Port of Long Beach exempts Natural Gas Vehicles from Clean Truck Fund Rate
Low-NOx trucks seen as a bridge to zero-emissions operations
The Long Beach Board of Harbor Commissioners on Monday voted 4-1 to approve an exemption from the Clean Truck Fund Rate for the cleanest natural gas-powered trucks, as a transitional step to a future when zero-emissions cargo trucks are widely available.
Natural gas trucks are lower emitters of nitrogen oxides, a building block of smog, and provide a step toward cleaner air as the Port strives for the goals of the San Pedro Bay Ports Clean Air Action Plan.
In considering a rate to encourage the trucking industry to invest in cleaner vehicles and reach zero emissions for cargo trucking by 2035, the Port of Long Beach and Port of Los Angeles has set a rate of $10 per twenty-foot equivalent unit – a standard measure for one 20-foot-long cargo container. The Ports have not yet implemented that rate, but are working on a system with a third-party vendor that will collect the rate for the ports.
Zero-emissions trucks had already been determined to be exempt from the future rate. Monday’s action by Long Beach is designed to encourage the industry to make an interim step while zero-emissions technology catches up.
“These trucks will emit 90% fewer nitrogen oxides than equivalent vehicles today,” said Port of Long Beach Executive Director Mario Cordero. “The question we were asking ourselves was do we reduce emissions now or do we wait for tomorrow? For our community, and our commitment to the Clean Air Action Plan, the answer is now.”
“The Port of Long Beach is the Green Port, a trailblazer in sustainable goods movement,” said Commission president Frank Colonna. “We remain confident that we can encourage the use of cleaner natural gas trucks now, and also nurture the technology that will allow us to meet our goal of a zero-emissions drayage truck fleet by 2035. To get there, we must start the journey.”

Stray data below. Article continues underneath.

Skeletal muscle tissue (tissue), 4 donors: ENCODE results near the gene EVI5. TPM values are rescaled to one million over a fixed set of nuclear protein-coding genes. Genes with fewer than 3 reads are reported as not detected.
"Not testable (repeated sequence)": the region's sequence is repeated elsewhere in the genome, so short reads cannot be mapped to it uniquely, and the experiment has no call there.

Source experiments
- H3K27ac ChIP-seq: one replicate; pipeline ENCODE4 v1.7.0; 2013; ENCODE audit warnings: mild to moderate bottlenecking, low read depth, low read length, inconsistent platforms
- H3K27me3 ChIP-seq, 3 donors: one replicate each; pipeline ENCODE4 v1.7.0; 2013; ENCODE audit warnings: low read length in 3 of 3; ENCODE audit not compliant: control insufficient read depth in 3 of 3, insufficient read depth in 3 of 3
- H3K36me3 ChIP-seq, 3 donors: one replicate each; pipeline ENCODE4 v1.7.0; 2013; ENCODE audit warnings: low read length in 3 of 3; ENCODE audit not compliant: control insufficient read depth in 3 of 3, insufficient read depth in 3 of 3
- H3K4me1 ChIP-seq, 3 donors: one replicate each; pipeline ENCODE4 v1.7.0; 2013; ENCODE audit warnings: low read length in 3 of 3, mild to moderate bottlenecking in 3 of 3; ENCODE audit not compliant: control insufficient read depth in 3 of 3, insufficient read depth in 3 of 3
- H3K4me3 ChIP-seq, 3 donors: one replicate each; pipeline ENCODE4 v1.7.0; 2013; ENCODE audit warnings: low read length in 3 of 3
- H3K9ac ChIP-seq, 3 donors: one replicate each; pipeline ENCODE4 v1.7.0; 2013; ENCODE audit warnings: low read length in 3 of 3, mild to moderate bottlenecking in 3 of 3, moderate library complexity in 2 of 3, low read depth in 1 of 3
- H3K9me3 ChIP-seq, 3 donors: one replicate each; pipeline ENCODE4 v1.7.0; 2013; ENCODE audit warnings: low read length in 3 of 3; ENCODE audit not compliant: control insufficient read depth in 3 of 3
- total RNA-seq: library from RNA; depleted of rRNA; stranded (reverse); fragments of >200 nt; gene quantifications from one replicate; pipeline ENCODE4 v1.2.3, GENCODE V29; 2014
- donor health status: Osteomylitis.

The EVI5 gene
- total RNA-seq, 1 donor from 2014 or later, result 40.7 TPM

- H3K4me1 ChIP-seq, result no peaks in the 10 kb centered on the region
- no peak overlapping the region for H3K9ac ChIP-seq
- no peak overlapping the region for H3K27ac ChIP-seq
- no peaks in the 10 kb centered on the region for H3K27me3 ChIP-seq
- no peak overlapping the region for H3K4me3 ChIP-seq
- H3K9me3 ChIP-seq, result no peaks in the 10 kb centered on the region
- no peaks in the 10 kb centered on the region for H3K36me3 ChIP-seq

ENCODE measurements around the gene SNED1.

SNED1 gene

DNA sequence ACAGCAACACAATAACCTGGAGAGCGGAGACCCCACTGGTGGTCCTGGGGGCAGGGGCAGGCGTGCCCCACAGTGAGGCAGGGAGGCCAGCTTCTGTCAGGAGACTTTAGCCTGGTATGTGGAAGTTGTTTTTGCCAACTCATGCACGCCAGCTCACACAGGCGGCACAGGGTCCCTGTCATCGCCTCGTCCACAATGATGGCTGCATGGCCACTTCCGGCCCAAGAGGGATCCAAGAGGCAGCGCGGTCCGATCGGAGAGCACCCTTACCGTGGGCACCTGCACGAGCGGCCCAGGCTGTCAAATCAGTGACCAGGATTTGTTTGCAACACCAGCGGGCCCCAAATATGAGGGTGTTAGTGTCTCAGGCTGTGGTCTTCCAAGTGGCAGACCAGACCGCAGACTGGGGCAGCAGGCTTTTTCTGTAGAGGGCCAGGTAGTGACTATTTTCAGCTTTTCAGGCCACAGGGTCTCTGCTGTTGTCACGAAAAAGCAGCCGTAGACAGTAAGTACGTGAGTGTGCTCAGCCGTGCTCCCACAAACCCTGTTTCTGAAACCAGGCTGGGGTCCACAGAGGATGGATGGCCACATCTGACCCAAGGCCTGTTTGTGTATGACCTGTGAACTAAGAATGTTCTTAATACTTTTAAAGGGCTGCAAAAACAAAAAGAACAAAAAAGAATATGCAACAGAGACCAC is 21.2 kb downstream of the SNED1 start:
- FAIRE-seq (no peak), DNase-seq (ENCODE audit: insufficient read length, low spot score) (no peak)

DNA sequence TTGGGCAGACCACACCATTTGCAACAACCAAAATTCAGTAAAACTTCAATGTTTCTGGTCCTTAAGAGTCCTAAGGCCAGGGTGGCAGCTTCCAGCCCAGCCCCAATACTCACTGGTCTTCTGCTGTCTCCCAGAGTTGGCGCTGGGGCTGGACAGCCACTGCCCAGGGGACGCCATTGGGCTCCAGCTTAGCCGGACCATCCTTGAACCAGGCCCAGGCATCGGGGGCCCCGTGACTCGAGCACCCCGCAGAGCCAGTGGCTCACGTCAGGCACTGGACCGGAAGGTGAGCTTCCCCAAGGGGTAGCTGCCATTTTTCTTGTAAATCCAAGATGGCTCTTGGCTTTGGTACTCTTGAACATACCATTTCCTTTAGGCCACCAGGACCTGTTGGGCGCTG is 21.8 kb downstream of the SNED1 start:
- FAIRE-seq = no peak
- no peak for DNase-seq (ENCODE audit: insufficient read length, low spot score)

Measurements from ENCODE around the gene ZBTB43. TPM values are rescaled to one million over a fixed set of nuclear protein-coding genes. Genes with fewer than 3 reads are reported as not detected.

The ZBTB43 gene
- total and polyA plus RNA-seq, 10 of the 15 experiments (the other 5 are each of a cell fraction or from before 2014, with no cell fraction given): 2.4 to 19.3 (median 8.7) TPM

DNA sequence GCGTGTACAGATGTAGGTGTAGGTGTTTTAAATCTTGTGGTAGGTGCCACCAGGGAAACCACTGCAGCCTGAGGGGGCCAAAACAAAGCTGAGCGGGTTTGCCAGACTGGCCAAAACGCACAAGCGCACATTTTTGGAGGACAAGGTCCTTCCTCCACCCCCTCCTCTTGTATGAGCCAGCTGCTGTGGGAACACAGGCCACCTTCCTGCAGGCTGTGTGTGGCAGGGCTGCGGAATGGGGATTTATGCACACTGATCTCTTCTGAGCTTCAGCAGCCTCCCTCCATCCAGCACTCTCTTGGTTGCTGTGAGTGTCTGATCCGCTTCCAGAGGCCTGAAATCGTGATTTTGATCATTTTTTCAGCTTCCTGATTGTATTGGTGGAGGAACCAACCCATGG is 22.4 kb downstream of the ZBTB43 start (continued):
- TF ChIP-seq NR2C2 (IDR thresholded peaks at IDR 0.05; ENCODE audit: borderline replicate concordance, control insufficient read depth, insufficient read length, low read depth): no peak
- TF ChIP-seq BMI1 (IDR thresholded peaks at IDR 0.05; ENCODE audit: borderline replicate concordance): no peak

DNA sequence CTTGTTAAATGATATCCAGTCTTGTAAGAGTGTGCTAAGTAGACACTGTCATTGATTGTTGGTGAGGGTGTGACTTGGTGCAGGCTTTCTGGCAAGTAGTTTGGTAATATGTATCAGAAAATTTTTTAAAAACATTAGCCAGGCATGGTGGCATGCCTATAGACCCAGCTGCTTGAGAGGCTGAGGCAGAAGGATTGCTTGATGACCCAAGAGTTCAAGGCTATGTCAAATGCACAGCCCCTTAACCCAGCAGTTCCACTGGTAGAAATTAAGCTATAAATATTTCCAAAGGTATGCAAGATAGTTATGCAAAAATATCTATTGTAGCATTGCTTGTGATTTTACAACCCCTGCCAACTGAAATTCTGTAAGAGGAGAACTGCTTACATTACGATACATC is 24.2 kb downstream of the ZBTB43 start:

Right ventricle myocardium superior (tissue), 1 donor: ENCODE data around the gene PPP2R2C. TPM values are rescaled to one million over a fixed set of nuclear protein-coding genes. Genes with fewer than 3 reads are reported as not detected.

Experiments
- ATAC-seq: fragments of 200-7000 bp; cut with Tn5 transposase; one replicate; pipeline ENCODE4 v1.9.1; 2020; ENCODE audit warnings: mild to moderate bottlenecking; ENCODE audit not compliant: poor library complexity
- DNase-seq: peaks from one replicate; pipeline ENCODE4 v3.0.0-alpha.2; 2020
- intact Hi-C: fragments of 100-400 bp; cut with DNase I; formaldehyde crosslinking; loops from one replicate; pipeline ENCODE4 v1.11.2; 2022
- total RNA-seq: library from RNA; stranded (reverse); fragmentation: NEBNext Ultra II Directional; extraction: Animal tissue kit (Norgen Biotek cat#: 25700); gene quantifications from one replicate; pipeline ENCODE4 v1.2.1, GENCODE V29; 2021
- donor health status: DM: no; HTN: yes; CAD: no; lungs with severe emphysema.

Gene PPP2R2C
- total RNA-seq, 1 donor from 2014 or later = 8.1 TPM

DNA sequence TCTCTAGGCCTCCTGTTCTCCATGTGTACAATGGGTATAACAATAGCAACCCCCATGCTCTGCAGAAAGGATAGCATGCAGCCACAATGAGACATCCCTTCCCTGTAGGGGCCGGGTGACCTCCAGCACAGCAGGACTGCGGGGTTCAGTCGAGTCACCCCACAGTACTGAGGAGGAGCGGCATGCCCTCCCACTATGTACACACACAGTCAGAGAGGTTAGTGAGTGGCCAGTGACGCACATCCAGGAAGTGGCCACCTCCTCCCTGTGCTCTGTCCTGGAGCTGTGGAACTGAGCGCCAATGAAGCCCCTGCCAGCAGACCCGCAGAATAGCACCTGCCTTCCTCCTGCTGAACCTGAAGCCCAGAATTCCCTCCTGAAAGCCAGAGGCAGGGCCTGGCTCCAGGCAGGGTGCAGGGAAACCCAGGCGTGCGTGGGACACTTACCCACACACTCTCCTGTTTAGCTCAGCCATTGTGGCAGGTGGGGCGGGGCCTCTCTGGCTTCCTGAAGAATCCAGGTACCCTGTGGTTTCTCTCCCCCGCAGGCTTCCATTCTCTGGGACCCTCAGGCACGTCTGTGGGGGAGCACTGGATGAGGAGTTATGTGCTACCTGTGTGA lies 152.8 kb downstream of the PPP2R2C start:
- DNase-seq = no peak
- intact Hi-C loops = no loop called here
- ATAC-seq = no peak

The low nitrogen oxides exemption will apply to trucks picking up or dropping offloaded containers at the Port of Long Beach that use natural gas engines meeting the 0.02 grams of nitrogen oxides per brake horsepower-hour standard. The vehicles must be purchased and registered in the Port Drayage Truck Registry by Dec. 31, 2022.
Phasing out older, more polluting trucks has been key to clean air gains the San Pedro Bay ports have made since the original Clean Truck Program was launched in 2008. Diesel emissions from trucks have been cut by as much as 97% compared to 2005 levels. Trucks remain the port’s largest source of greenhouse gas emissions and the second-highest source of nitrogen oxides, a contributor to regional smog formation.
The Clean Air Action Plan (CAAP) has established a goal of zero-emissions trucks by 2035. A key component of the overall strategy to transition to a zero-emissions truck fleet is an updated Clean Truck Program incentivizing the development and adoption of new technology. The Clean Truck Fund rate is expected to generate $80 million in the first year.
Updated in 2017, the CAAP contains a comprehensive strategy to accelerate progress toward a zero-emissions future while protecting and strengthening the ports’ competitive position in the global economy. Since 2005, port-related air pollution emissions in San Pedro Bay have dropped 87% for diesel particulate matter, 58% for nitrogen oxides and 97% for sulfur oxides. Targets for reducing greenhouse gases (GHGs) from port-related sources were introduced as part of the 2017 CAAP Update. The document calls for the ports to reduce GHGs to 40% below 1990 levels by 2030 and 80% below 1990 levels by 2050. The CAAP was originally approved in 2006.